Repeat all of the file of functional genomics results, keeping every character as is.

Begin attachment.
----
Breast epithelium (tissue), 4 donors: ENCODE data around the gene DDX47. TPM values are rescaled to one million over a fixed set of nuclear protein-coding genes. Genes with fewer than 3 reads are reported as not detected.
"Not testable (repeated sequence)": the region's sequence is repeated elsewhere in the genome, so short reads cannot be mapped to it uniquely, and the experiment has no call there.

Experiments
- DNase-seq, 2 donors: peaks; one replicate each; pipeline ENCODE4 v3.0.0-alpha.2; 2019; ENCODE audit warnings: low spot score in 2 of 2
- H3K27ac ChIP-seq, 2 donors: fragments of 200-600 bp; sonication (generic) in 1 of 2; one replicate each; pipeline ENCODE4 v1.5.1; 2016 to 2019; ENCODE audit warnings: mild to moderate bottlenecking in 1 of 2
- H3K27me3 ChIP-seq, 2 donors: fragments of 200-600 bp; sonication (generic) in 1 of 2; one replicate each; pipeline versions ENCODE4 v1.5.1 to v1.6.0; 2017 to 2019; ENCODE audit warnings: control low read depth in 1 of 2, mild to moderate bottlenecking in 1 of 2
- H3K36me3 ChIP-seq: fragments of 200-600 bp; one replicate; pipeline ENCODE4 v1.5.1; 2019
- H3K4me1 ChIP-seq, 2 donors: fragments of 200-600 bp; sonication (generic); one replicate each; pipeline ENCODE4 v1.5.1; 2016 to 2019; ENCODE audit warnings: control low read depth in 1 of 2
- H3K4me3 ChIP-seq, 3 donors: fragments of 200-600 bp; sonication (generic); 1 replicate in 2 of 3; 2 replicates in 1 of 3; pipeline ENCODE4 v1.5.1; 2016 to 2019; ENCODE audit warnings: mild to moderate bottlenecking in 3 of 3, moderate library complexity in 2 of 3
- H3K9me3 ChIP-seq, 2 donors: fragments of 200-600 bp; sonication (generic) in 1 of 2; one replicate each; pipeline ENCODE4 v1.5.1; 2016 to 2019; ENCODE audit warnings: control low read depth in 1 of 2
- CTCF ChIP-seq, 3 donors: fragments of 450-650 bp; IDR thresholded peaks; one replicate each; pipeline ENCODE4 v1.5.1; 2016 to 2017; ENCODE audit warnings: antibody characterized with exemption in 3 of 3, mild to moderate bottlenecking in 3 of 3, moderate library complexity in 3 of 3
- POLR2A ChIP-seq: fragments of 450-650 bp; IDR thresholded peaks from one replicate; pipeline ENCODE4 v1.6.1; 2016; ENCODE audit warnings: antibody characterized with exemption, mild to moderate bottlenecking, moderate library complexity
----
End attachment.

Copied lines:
Breast epithelium (tissue), 4 donors: ENCODE data around the gene DDX47. TPM values are rescaled to one million over a fixed set of nuclear protein-coding genes. Genes with fewer than 3 reads are reported as not detected.
"Not testable (repeated sequence)": the region's sequence is repeated elsewhere in the genome, so short reads cannot be mapped to it uniquely, and the experiment has no call there.

Experiments
- DNase-seq, 2 donors: peaks; one replicate each; pipeline ENCODE4 v3.0.0-alpha.2; 2019; ENCODE audit warnings: low spot score in 2 of 2
- H3K27ac ChIP-seq, 2 donors: fragments of 200-600 bp; sonication (generic) in 1 of 2; one replicate each; pipeline ENCODE4 v1.5.1; 2016 to 2019; ENCODE audit warnings: mild to moderate bottlenecking in 1 of 2
- H3K27me3 ChIP-seq, 2 donors: fragments of 200-600 bp; sonication (generic) in 1 of 2; one replicate each; pipeline versions ENCODE4 v1.5.1 to v1.6.0; 2017 to 2019; ENCODE audit warnings: control low read depth in 1 of 2, mild to moderate bottlenecking in 1 of 2
- H3K36me3 ChIP-seq: fragments of 200-600 bp; one replicate; pipeline ENCODE4 v1.5.1; 2019
- H3K4me1 ChIP-seq, 2 donors: fragments of 200-600 bp; sonication (generic); one replicate each; pipeline ENCODE4 v1.5.1; 2016 to 2019; ENCODE audit warnings: control low read depth in 1 of 2
- H3K4me3 ChIP-seq, 3 donors: fragments of 200-600 bp; sonication (generic); 1 replicate in 2 of 3; 2 replicates in 1 of 3; pipeline ENCODE4 v1.5.1; 2016 to 2019; ENCODE audit warnings: mild to moderate bottlenecking in 3 of 3, moderate library complexity in 2 of 3
- H3K9me3 ChIP-seq, 2 donors: fragments of 200-600 bp; sonication (generic) in 1 of 2; one replicate each; pipeline ENCODE4 v1.5.1; 2016 to 2019; ENCODE audit warnings: control low read depth in 1 of 2
- CTCF ChIP-seq, 3 donors: fragments of 450-650 bp; IDR thresholded peaks; one replicate each; pipeline ENCODE4 v1.5.1; 2016 to 2017; ENCODE audit warnings: antibody characterized with exemption in 3 of 3, mild to moderate bottlenecking in 3 of 3, moderate library complexity in 3 of 3
- POLR2A ChIP-seq: fragments of 450-650 bp; IDR thresholded peaks from one replicate; pipeline ENCODE4 v1.6.1; 2016; ENCODE audit warnings: antibody characterized with exemption, mild to moderate bottlenecking, moderate library complexity